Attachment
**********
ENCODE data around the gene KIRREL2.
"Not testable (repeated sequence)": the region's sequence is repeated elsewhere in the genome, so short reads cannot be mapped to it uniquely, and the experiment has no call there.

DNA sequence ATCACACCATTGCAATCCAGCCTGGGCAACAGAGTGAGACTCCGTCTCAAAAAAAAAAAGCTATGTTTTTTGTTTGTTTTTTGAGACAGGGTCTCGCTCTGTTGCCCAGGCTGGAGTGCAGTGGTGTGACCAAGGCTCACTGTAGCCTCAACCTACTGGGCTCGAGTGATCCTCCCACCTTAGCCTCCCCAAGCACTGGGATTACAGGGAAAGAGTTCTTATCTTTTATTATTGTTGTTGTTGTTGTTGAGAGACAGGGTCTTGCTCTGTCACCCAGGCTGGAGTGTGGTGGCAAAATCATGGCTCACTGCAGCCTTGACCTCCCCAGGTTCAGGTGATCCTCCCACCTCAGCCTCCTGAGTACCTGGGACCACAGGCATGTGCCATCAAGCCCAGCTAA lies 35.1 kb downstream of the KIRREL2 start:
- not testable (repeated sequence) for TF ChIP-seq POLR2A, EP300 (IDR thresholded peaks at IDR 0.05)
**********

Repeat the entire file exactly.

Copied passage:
ENCODE data around the gene KIRREL2.
"Not testable (repeated sequence)": the region's sequence is repeated elsewhere in the genome, so short reads cannot be mapped to it uniquely, and the experiment has no call there.

DNA sequence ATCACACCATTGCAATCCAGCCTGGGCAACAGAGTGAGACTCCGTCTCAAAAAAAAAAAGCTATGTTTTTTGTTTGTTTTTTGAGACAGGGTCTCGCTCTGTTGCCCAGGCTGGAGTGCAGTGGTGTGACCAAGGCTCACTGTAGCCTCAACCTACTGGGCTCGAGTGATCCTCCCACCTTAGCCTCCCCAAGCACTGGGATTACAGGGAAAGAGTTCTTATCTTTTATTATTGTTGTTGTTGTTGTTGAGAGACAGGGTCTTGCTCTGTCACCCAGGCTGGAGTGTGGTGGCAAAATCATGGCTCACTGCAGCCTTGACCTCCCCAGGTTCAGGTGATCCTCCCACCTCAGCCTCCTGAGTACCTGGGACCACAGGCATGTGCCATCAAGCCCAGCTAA lies 35.1 kb downstream of the KIRREL2 start:
- not testable (repeated sequence) for TF ChIP-seq POLR2A, EP300 (IDR thresholded peaks at IDR 0.05)